Asia may be key to global revival

The global economy enters 2009 in an unusually fragile state. The first half of last year proved difficult enough, but after the collapse of Lehman Brothers in September 2008, the going got considerably tougher. It became clear that many of the world's major economies were heading for recession. But how deep and protracted would this be? We have consistently argued against the likelihood of a prolonged depression, but still think global growth will slow sharply. At a forecast one per cent in 2009, global growth will be at its lowest levels since the second world war. In this time of crisis, the focus has largely been on the Western developed economies. But you need to look the other way too, at Asia.

Over the past few months, a steady stream of poor economic data has emerged from Asia, as an increasingly hard-hit western consumer has progressively hurt Asian exports. This has put paid to the hypothesis that Asian economies would in some way be able to 'decouple' from the global trend.

During the course of 2009, however, we are instead likely to be asking how closely Asia will be able to 'recouple' itself to the recovery in global growth. We think recovery in the global economy will emerge in the second half of the year. This is likely to be true in Asia as well. For an investor, signs of the beginning of the end of the recession are likely the key to a turnaround in risky assets.

The extent to which Asian economies have been damaged by the collapse in global demand has varied considerably across the region. On one hand, growth has taken a considerable knock in very small and open economies like Singapore and Hong Kong. A growth recovery in these countries is highly dependent on a recovery in global demand (electronics account for a sizeable proportion of exports in Singapore and Taiwan, and Hong Kong's fortunes depend considerably on how export-driven businesses in the mainland's Pearl River Delta are faring). On the other hand, larger economies like China and India, where external trade represents a much smaller share of GDP, have seen growth slow rather than collapse, with reasonably large domestic markets providing some cushion.

But in 2009 it may become important to make distinctions within the region on a number of other fundamental factors. First, consider countries' fiscal positions. Authorities in the region have already been quick to provide fiscal support packages to counter the slowdown, both on a stand-alone basis and via expanded budgets, and we are likely to see more as we go into the annual budget season.

Not surprisingly, there is a fairly high correlation between a country's financial room for manoeuvre (as measured by its fiscal balance) and the size of its spending stimulus. At one extreme, China's substantial stimulus spending package (with a value of $586 billion) should begin to have a visible impact on growth within the year. At the other extreme, Malaysia and India stand out as having the weakest fiscal balances in the region (with public deficits of -4.8 per cent and -7.5 per cent of GDP, respectively, in 2008). This will limit their ability to provide large fiscal stimulus packages. For investors differentiating on the basis of the expected near-term growth outlook, this distinction may end up being significant.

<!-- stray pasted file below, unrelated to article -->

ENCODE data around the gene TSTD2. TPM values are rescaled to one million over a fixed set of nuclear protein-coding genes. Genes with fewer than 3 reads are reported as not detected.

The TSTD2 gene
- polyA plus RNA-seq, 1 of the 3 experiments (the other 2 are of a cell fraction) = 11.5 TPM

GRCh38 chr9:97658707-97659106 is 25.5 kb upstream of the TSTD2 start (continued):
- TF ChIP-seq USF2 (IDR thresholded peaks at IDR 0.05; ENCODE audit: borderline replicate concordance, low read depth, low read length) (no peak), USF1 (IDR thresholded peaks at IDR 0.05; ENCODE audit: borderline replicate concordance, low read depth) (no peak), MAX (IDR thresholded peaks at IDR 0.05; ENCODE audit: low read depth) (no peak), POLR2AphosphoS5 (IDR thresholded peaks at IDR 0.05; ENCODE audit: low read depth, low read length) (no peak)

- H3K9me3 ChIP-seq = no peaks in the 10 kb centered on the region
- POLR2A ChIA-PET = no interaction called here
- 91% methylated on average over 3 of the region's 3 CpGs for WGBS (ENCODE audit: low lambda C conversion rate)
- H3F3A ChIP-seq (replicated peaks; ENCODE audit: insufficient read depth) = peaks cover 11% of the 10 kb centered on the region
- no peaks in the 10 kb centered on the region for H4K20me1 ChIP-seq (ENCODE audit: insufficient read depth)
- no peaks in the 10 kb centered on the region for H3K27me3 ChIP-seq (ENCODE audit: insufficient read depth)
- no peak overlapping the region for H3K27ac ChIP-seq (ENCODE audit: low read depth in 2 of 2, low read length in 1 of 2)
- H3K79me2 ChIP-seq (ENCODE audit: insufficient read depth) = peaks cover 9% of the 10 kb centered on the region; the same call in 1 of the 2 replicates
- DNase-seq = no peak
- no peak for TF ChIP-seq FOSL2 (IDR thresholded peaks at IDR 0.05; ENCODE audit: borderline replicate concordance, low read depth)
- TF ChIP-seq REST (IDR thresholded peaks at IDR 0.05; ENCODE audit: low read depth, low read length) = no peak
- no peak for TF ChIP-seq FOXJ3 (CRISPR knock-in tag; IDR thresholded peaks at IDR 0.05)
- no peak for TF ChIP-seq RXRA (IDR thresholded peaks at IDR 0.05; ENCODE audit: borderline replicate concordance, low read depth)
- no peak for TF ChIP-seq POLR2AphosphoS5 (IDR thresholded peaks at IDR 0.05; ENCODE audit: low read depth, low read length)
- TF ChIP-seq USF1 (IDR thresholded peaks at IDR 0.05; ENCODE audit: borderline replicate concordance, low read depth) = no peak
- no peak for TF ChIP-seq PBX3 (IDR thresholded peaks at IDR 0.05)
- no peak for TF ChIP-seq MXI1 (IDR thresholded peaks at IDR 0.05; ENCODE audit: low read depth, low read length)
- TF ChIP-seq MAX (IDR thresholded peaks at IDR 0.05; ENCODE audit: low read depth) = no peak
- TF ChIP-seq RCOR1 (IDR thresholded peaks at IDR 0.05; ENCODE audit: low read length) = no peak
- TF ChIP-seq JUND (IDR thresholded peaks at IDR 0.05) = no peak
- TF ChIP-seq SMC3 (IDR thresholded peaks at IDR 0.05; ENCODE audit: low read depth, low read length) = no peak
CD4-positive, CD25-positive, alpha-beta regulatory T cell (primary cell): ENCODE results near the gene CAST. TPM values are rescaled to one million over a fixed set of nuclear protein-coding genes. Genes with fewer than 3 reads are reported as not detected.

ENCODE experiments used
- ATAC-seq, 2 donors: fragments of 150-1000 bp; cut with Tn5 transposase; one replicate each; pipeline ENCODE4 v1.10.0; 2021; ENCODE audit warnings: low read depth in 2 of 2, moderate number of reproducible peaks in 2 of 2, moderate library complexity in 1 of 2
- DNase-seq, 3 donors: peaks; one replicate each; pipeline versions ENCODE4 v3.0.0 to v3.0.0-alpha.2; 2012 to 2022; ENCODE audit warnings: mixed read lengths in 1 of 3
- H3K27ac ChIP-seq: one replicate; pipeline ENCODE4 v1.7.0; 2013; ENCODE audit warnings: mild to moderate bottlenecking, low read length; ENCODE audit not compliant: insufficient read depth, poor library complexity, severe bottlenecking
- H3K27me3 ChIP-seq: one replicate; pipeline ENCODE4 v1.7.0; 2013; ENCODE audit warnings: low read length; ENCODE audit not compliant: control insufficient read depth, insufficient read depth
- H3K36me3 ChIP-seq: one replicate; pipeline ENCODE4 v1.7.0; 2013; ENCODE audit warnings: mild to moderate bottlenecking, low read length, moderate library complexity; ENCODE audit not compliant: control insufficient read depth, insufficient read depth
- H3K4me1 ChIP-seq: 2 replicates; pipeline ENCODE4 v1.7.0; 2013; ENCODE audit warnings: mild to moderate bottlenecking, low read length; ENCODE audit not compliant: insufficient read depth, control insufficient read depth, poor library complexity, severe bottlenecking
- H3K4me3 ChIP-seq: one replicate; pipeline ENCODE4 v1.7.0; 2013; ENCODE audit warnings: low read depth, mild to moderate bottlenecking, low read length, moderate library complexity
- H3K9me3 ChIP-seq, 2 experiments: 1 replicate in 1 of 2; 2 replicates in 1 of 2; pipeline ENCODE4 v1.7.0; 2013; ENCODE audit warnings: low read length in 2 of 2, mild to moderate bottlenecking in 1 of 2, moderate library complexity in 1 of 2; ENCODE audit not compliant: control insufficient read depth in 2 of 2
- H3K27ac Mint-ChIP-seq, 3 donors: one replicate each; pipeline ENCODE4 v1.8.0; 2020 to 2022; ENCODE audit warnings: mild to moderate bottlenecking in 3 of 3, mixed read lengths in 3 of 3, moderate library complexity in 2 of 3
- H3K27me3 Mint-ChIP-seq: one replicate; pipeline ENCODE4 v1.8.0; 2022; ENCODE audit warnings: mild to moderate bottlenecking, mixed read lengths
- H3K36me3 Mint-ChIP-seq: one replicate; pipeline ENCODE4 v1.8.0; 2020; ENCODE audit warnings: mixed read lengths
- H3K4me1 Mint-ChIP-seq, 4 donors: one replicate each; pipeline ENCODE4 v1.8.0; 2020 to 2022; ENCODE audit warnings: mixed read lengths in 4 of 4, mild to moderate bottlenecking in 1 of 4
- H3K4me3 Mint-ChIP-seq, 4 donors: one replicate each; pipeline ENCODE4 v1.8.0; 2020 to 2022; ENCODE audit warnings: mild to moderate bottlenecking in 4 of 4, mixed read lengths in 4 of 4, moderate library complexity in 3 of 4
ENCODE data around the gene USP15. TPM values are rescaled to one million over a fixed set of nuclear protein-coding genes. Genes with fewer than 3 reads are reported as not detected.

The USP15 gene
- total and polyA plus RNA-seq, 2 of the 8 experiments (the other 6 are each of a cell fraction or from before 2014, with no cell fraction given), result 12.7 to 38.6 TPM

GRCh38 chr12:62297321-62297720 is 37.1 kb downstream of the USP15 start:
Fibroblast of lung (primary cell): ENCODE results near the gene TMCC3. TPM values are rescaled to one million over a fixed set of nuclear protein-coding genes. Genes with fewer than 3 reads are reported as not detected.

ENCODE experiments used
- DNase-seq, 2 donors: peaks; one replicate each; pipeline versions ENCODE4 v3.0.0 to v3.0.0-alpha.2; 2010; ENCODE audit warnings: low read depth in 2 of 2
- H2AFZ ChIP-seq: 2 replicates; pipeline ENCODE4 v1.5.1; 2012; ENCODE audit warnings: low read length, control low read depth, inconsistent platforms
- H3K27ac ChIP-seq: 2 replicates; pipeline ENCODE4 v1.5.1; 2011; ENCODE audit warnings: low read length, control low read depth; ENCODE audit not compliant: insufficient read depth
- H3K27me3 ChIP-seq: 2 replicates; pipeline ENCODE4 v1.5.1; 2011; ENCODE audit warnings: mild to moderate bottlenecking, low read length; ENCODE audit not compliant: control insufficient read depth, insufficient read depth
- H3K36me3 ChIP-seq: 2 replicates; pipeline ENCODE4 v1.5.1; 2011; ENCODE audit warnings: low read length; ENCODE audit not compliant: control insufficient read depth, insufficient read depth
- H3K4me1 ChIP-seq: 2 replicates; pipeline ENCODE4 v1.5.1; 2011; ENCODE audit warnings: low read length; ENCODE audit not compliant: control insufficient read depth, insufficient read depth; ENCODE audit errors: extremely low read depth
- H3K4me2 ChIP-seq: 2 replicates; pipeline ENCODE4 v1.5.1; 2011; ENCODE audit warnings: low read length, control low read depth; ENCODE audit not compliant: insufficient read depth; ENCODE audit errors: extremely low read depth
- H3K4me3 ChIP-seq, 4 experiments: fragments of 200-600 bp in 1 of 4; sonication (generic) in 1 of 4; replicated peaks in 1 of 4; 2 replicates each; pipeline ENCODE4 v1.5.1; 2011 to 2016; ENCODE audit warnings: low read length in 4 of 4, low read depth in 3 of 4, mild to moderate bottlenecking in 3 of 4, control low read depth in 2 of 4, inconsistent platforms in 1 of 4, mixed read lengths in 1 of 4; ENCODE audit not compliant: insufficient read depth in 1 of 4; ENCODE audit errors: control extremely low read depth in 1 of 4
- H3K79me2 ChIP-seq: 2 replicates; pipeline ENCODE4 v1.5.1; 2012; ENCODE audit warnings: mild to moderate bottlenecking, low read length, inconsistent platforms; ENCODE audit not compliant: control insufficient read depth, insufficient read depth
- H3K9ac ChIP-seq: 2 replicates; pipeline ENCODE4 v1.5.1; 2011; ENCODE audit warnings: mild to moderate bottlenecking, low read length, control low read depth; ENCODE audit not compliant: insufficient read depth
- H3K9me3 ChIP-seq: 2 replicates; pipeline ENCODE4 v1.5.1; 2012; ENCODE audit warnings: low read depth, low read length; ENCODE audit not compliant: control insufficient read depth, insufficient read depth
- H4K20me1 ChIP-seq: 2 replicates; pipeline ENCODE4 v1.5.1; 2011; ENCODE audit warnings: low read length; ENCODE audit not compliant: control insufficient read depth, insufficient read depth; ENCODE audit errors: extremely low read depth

Differences in fundamentals become most important for investors focusing on Asian currencies. Over a longer time horizon, fundamentals like current account balances, foreign debt and its maturity pattern, and the reserves-to-debt ratio are key determinants of currency performance.

The deflation debate is unlikely to pass Asia by. A number of Asian countries are likely to see headline inflation dip below zero. But, as for the rest of the world, we believe that a few months of negative headline inflation are unlikely to lead to a sustained period of deflation. In fact, some countries have already been down this road: Taiwan experienced a period of negative headline inflation for most of 2001-03, and may now be in for another, albeit shorter, round. Rather, low inflation could open the door to an even sharper policy response – both, as discussed above, on the fiscal side, and on the monetary policy side. Countries like Taiwan and South Korea have cut rates more sharply and more quickly than expected. We believe this is likely to be a continued theme for the early part of 2009 as policymakers cut rates by more than markets are pricing in.

Expectations of economic revival will encourage investors to add risk as 2009 progresses. This is the correct response, but judging quite when and how to do this remains difficult. A good first step is perhaps to identify the areas where 'gloom and doom' has been overdone. Investment-grade credit is an obvious contender, with spreads now similar to those in the 1997 crisis. But quality remains all important here, with rising defaults the biggest risk.

Asian equity valuations may also appear attractive, although any recovery here has so far proved elusive. As we discuss, it is important to consider momentum indicators as well as valuation in your analysis. Combining the two suggests that it is sensible to remain defensive on Asian equities for now, but to add risk during 2009, with a move towards more cyclical sectors such as industrials, materials and financials. We still think it makes sense to approach Asian equities as a leveraged play on world equity performance.

The road ahead will be rocky, with further upsets certain. But we also see some real opportunities. 

 The author is the MD and Head of Research & Investment Strategy at Barclays Wealth

 

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